JUST a few years ago, Sally Lansdale thought about turning her back on her career.
After all, nobody wants to visit an osteopath with a bad back!
“It’s terrible PR,” Sally laughed. “But in all seriousness, it’s true.
“Would you trust someone crippled with back pain to fix your back problems? Probably not.”
Former model Sally, 66, first started to experience back pain in her mid-20s while studying to become an osteopath.
“To begin with, it was just a little niggle here and there, but as the years went on, it became more and more intense,” she said.
Being involved in a car crash and falling off horses a few times didn’t help and around nine years ago, the pain was so bad she struggled with work – and day-to-day life.
“I’d have to do exercises in between patients,” she said.
“I remember walking a patient down the corridor and them noticing I was limping.
“I had to laugh it off, telling them I was okay when I really wasn’t.”
At the worst point, Sally couldn’t even sit or stand without pain and having pins and needles in her arms and legs. At first, the mum-of-two was diagnosed with sciatica.
However, a later scan detected bulges in the disks in her spine.
These occur when a weakened disc bulges out of its normal place in the spinal column.
With age, the discs lose water content and elasticity, making them less able to absorb the stress being placed on them every day.
This can eventually cause the outer rim of the disc to bulge out of its normal perimeter and out into the spinal column.
“It’s quite common to need surgery, but I was adamant from the start I wasn’t going down that route,” Sally said.
Her partner, Simon – also an osteopath – treated her as much as he could. But the relief never lasted long, until she discovered IDD Therapy, a process Sally has dubbed a ‘miracle’.
“One day, Simon suggested going to an osteopath convention,” she said.
“I couldn’t see much point in me going as I couldn’t sit or stand comfortably for long – but we ended up going and I just went for a swim and spa while Simon went to the lectures.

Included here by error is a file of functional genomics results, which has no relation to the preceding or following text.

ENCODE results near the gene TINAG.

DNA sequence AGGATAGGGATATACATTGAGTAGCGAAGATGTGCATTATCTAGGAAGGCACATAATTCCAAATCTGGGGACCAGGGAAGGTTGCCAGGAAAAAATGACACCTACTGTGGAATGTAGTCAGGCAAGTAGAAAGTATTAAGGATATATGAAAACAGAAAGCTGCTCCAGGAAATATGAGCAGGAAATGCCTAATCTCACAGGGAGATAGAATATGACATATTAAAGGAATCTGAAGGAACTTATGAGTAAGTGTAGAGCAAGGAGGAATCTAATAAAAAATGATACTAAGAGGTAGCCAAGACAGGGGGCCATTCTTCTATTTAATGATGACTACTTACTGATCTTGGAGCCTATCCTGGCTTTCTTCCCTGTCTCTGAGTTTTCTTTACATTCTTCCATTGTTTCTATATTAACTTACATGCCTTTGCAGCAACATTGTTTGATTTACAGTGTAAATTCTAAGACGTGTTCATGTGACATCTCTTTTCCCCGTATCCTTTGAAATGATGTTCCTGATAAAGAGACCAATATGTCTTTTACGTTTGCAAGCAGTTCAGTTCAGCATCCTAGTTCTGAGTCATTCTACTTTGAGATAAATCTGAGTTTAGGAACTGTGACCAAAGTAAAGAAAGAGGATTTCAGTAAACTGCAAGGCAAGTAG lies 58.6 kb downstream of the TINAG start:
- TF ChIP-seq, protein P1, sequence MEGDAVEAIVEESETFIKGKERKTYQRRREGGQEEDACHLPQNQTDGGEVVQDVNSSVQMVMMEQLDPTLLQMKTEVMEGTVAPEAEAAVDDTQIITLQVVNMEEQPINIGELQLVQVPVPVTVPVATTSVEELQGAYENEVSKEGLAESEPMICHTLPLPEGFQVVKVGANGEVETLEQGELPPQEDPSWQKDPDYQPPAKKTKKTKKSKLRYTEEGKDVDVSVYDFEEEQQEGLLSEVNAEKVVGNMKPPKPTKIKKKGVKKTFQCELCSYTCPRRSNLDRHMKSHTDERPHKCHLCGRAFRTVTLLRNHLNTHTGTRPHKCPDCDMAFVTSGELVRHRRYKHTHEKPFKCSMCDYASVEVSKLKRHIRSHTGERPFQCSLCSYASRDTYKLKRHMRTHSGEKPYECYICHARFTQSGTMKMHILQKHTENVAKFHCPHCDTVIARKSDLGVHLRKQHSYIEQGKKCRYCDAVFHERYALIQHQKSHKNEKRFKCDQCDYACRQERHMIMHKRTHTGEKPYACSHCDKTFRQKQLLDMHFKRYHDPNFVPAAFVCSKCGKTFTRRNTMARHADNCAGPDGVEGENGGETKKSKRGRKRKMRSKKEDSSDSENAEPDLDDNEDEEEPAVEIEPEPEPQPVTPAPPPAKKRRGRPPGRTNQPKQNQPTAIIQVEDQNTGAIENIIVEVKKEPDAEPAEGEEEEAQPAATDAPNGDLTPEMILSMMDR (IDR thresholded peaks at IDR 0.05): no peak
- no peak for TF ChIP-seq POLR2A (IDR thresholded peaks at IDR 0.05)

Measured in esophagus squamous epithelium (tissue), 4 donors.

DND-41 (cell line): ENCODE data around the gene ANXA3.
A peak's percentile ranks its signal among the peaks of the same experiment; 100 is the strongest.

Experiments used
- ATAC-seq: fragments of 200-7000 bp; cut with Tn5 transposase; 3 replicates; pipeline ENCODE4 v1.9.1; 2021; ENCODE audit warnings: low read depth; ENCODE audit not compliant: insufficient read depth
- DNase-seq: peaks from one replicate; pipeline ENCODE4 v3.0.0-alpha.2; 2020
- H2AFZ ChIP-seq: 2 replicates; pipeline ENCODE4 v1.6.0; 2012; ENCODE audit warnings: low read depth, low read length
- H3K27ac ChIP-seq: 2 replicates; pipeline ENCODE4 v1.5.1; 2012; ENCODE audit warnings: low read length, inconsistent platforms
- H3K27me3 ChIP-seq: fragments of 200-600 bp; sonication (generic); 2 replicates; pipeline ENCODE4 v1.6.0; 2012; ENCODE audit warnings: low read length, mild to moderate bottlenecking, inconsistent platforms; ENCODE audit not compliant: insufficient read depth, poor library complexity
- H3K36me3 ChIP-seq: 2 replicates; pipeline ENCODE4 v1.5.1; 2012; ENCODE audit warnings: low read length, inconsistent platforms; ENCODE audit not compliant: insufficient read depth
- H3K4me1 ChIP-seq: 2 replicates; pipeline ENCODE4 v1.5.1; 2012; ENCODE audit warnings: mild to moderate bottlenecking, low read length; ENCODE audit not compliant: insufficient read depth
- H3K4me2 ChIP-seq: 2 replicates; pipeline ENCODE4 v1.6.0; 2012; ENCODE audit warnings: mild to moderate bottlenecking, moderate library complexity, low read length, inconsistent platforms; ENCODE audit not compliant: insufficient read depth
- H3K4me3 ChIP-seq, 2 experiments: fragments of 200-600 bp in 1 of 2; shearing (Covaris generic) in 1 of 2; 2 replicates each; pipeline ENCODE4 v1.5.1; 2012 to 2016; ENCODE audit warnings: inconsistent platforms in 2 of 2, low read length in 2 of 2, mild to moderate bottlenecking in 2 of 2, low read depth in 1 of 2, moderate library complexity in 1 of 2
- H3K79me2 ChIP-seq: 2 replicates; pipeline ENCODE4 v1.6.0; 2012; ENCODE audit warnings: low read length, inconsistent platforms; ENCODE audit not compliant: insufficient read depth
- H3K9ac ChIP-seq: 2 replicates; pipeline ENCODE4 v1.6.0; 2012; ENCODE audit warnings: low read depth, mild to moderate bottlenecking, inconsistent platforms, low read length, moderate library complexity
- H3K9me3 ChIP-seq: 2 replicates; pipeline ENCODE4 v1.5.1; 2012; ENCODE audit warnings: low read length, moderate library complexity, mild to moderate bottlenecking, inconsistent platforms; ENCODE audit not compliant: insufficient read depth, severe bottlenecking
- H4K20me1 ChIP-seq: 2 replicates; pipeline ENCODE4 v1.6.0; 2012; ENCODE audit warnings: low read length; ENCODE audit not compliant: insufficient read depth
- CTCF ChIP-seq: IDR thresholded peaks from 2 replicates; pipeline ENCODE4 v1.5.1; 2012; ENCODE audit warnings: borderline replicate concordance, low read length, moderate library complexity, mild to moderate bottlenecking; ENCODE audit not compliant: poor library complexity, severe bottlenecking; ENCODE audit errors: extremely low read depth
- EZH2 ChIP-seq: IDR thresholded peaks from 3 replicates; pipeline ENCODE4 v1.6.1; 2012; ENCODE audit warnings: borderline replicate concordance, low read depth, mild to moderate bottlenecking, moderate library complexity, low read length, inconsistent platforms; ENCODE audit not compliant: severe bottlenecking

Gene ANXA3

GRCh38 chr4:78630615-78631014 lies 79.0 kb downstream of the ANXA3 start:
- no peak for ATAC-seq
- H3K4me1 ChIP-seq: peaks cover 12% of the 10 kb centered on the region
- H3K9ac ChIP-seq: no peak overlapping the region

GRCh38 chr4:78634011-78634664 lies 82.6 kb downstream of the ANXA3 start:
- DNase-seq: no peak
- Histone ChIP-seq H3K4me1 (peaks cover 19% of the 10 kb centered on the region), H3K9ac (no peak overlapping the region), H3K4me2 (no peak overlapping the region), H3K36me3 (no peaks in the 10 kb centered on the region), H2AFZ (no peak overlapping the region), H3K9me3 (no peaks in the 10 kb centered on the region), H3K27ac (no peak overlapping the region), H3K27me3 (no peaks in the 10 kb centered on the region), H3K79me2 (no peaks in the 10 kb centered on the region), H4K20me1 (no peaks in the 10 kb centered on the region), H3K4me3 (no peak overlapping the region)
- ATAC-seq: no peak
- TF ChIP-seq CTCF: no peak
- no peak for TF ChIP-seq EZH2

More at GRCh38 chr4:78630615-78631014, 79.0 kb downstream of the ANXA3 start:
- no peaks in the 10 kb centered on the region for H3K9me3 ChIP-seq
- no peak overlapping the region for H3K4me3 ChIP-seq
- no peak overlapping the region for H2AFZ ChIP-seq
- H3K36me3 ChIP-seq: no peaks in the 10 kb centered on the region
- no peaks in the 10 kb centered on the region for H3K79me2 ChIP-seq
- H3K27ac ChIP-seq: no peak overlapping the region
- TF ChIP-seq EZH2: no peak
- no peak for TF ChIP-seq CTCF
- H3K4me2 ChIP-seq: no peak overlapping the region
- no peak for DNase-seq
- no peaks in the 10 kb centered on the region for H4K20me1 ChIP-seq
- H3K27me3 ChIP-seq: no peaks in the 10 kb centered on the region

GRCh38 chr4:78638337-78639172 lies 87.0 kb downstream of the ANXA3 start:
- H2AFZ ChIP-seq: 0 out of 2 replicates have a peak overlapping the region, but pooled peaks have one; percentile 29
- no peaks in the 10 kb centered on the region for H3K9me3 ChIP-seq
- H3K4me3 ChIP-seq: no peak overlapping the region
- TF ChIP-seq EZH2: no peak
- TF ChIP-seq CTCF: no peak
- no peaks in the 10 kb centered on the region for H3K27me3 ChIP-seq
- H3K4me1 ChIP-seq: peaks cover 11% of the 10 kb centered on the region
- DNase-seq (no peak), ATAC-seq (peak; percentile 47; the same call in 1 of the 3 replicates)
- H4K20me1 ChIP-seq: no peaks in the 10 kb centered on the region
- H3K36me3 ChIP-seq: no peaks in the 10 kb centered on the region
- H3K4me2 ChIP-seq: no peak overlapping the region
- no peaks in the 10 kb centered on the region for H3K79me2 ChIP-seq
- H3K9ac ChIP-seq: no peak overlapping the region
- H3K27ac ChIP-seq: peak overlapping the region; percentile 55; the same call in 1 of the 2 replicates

“Simon said he had met someone with a special machine to help people with bulging disks in their spine.
“The next day we went to the stand to find out more – and after seeing the difference in MRI scan pictures before and after treatment I decided to try it.” Soon Sally was en-route to Glasgow, home to the UK’s only IDD machine, to try the therapy.
The machine works by using computer-controlled pulling forces to gently distract segments of the spine in order to take pressure off discs and nerves while at the same time, gently stretching tight muscles and stiff ligaments.
And after just one session Sally could already feel the difference.
“I went from terrible posture, all bent forward, to standing up straight with ease.
“I couldn’t believe it. It really was a miracle.”
Sally was so convinced by the wonder of the machines that she and Simon introduced one at their own clinic in Herefordshire.
When Simon passed away seven years ago, Sally relocated to London.
She now runs two IDD Therapy clinics and has helped hundreds of patients with back pain.
“Many of my patients have tried osteopaths, chiropractors, injections, having their pain nerves cut…you name it, they have tried it. And nothing has worked.
“IDD has been a last resort – but it really is the most successful treatment.”
Sally is now fit and healthy. She still has occasional twinges in her back, but says if she stays active and has top-up IDD every once in a while, the pain stays at bay.
“Once you have a disk problem, your back is never going to be 100% again.
“But IDD can help you get your life back.”
Visit www.iddtherapy.co.uk for more information